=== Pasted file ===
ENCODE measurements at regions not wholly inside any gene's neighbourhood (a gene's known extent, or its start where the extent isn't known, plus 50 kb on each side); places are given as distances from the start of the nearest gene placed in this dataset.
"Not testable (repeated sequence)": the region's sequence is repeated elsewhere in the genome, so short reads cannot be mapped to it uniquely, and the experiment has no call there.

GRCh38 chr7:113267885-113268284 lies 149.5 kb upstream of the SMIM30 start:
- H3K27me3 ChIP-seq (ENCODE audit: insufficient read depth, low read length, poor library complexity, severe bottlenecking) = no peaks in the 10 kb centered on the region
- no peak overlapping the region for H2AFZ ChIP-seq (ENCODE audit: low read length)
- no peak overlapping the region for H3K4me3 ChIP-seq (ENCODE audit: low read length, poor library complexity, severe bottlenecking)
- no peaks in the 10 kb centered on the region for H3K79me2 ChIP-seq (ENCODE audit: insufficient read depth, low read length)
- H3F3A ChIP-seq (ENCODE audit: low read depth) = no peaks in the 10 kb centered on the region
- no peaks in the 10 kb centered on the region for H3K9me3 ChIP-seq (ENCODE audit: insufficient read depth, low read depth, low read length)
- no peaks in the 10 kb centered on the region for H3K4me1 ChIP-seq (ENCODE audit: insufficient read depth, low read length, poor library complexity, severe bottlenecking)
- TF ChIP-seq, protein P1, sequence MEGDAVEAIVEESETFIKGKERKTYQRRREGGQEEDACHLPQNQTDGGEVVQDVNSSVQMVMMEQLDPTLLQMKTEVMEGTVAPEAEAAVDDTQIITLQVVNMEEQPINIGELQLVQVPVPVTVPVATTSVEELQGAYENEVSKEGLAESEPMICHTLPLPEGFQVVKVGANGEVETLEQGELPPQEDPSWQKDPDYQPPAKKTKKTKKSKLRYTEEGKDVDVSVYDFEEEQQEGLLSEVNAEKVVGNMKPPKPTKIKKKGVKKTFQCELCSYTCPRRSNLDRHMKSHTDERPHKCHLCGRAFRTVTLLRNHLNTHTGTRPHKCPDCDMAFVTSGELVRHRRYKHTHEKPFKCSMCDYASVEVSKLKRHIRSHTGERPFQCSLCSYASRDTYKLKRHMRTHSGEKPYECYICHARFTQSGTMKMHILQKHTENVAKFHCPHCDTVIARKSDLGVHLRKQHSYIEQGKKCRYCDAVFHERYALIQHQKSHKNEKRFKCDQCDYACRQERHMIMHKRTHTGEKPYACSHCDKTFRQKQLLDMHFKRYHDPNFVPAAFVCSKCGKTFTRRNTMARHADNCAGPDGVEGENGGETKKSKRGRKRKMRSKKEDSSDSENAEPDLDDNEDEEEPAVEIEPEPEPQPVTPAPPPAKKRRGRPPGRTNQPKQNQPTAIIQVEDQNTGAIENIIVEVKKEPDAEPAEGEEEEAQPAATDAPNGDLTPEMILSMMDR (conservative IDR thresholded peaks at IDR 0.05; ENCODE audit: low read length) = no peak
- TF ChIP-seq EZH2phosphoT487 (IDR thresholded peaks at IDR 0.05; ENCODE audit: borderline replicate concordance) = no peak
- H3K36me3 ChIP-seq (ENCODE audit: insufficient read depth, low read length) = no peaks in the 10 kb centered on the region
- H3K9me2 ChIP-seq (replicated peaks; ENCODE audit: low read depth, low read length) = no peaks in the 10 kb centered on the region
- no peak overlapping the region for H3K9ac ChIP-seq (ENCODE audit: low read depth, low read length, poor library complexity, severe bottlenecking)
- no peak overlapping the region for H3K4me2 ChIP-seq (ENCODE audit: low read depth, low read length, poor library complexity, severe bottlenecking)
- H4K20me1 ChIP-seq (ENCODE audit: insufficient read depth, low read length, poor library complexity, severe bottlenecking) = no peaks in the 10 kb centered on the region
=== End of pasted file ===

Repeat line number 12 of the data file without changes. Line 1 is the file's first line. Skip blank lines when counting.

- TF ChIP-seq EZH2phosphoT487 (IDR thresholded peaks at IDR 0.05; ENCODE audit: borderline replicate concordance) = no peak